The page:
Princess Caroline's Husband Dies In Speedboat CrashJEAN-PAUL FRONZES , Associated Press
Oct. 3, 1990 4:01 PM ET
MONTE CARLO, MONACO MONTE CARLO, Monaco (AP) _ Tragedy revisited Monaco's royal family Wednesday when Stefano Casiraghi, husband of Princess Caroline, died in a speedboat accident while defending his world title.
Caroline, a widow at 33, donned black mourning clothes and rushed home from Paris, where she was visiting. Eight years and three weeks earlier, her mother, Princess Grace, died after a car crash.
Witnesses said Casiraghi, 30, and co-pilot Patrice Innocenti drove their catamaran, the Pinot di Pinot, straight into a wave at about 93 mph during a morning heat of the World Offshore Championships being held near Monaco.
The 42-foot boat flipped over, ejecting Innocenti. Witnesses said Casiraghi remained strapped to his seat and bore the full impact of the vessel slamming into the water. The two-engine, five-ton boat then sank, witnesses said.
Gianfranco Rossi, head of the race organizing committee, told a news conference Casiraghi was killed instantly. He said other competitors, as well as divers and a doctor, rushed to the stricken boat and found Casiraghi trapped in the cockpit, already dead.
Casiraghi was a sophisticated international financier when, at 23, he married Caroline on Dec. 29, 1983.
At his death, he was chairman of Cogefar France, the French subsidiary of an Italian construction group owned by Fiat. He also held a 52 percent interest in Engeco, which owns about 3,000 apartments in Monaco and is building a $160 million apartment complex.
And he was the father of three children - two sons and a daughter.
Casiraghi and Innocenti had been favored to win the three-stage race, featuring sleek boats capable of speeds up to 125 mph.
The accident came 30 minutes after the second stage opened Wednesday. Organizers canceled the day's events but said they would resume Thursday or Friday.
Casiraghi had a passion for offshore racing. A competitor since 1984, he had won 12 of 80 races, including last year's world championship held off Atlantic City, N.J.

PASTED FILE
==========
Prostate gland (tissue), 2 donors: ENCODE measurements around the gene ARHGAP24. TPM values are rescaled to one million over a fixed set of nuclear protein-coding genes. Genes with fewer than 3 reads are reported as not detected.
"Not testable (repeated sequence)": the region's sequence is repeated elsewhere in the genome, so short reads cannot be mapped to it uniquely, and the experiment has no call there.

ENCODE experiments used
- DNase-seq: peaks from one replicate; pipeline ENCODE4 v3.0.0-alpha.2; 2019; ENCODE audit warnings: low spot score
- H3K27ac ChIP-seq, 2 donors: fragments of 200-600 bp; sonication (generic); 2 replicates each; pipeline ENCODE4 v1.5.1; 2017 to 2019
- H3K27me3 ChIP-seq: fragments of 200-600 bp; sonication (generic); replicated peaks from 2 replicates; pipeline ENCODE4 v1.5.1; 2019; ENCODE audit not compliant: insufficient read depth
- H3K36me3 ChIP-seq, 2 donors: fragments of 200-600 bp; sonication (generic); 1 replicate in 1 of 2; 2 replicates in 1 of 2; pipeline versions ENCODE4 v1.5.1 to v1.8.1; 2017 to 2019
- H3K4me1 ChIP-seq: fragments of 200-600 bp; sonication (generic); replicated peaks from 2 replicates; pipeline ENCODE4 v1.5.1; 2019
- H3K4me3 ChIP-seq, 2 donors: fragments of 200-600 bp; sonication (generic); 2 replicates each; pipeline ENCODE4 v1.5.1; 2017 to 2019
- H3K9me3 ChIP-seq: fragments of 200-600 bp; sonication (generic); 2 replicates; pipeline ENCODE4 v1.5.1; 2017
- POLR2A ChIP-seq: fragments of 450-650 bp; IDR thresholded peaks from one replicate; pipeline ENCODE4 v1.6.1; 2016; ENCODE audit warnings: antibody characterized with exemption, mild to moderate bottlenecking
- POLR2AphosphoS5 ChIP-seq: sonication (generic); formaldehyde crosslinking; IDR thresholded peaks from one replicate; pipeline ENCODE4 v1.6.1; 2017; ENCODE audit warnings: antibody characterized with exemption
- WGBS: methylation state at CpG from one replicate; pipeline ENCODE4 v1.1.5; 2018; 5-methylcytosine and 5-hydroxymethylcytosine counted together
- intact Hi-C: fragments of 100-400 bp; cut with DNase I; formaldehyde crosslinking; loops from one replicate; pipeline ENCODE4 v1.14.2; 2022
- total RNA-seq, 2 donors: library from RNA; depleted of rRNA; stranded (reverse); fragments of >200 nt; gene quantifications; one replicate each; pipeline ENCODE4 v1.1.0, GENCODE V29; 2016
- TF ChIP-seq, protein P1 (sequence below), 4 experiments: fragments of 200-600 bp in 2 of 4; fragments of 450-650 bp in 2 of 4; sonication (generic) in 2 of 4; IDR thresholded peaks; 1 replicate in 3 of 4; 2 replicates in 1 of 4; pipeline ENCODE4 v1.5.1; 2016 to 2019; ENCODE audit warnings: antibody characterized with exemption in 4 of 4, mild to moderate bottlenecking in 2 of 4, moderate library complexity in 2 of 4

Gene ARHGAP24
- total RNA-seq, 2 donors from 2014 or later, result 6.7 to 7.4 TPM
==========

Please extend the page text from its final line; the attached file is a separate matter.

Weather conditions off Saint-Jean-Cap-Ferrat, between Monaco and Nice, were described as normal.
''He surely didn't have time to look out and, at that speed, stuck under the boat, must have been killed by the blow,'' said another racer, Michel Karsten.
Emergency crews quickly pulled both men out of the water. Innocenti was rushed to Princess Grace Hospital and Casiraghi reportedly was taken to the adjoining morgue.
The palace issued a two-sentence communique confirming the death about four hours after the accident.
The hospital said Innocenti, the boat's driver, was being treated for his injuries. It did not elaborate.
Caroline, the oldest child of Prince Rainier III and the former Hollywood star Grace Kelly, divorced French playboy Philippe Junot in 1980. She married Casiraghi on Dec. 29, 1983 in a civil ceremony under a portrait of her late mother.
They had three children - Andrea, 6; Charlotte, 4; and Pierre, 3.
Their marriage brought some joy back to a family that was devastated by the death of Princess Grace in September 1982.
The automobile accident injured Caroline's younger sister, Princess Stephanie, and left Prince Rainier emotionally thunderstruck.
The relatively low-profile lifestyle Caroline had enjoyed since marrying Casiraghi contrasted vividly with the weekly splash she made in the tabloids during the 1970s.
The couple were reported to have a close relationship and divided their time between Monaco, the tiny minicipality ruled by Caroline's family since the 13th century, and Casiraghi's home outside Milan.
Their marriage followed Caroline's unhappy two-year union with Junot, who was 17 years her senior. He was photographed many times during their marriage in the company of other women.
A Roman Catholic, Caroline sought to have her first marriage annulled so she could wed Casiraghi in a religious ceremony and have their children recognized by the church. She was never granted the annulment.
Casiraghi was born Sept. 8, 1960, the son of Giancarlo Casiraghi, a self- made millionaire industrialist.
He attended private Catholic schools, including the Gaillo College in Como. He studied economics at the University of Bocconi - considered Italy's most prestigious business school - but never graduated.
Instead, he launched his first business, REDIM, a real estate concern. That success was followed by export companies that sold sweaters and shoes in the United States.
Casiraghi also relished the pleasures of the jet set. He vacationed in chic resorts like Saint-Moritz in the Alps and Saint-Jean-Cap-Ferrat on the Riviera, where his family owned homes.
He met Caroline at Jimmy's, a Monaco nightclub, and soon broke off his engagement to Pinuccia Macheda. He impressed the Grimaldi family with his maturity and quickly won their approval.
Corriere Della Sera, one of Italy's leading dailies, once called him ''one of the true young lions of the jet set.''
Casiraghi had two older brothers, Marco and Danielle, and a younger sister, Rosalba.